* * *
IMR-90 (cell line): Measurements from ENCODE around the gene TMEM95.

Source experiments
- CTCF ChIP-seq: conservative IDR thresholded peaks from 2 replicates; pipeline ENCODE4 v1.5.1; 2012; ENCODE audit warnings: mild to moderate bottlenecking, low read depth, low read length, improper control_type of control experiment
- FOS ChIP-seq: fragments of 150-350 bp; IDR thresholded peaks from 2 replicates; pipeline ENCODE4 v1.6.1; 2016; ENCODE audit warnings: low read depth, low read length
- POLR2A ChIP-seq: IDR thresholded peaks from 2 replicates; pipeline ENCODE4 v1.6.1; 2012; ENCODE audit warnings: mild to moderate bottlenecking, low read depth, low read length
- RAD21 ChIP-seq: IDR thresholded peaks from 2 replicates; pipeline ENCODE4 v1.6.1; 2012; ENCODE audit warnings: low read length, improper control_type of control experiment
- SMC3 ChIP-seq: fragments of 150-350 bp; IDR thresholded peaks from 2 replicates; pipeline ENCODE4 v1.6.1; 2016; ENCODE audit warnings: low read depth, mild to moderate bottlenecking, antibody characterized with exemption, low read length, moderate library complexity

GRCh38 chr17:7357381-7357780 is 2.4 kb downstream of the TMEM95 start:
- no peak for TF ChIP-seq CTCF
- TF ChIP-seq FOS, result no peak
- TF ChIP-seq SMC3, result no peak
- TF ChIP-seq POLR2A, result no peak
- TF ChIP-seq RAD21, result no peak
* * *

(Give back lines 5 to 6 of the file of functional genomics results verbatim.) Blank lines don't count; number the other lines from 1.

- POLR2A ChIP-seq: IDR thresholded peaks from 2 replicates; pipeline ENCODE4 v1.6.1; 2012; ENCODE audit warnings: mild to moderate bottlenecking, low read depth, low read length
- RAD21 ChIP-seq: IDR thresholded peaks from 2 replicates; pipeline ENCODE4 v1.6.1; 2012; ENCODE audit warnings: low read length, improper control_type of control experiment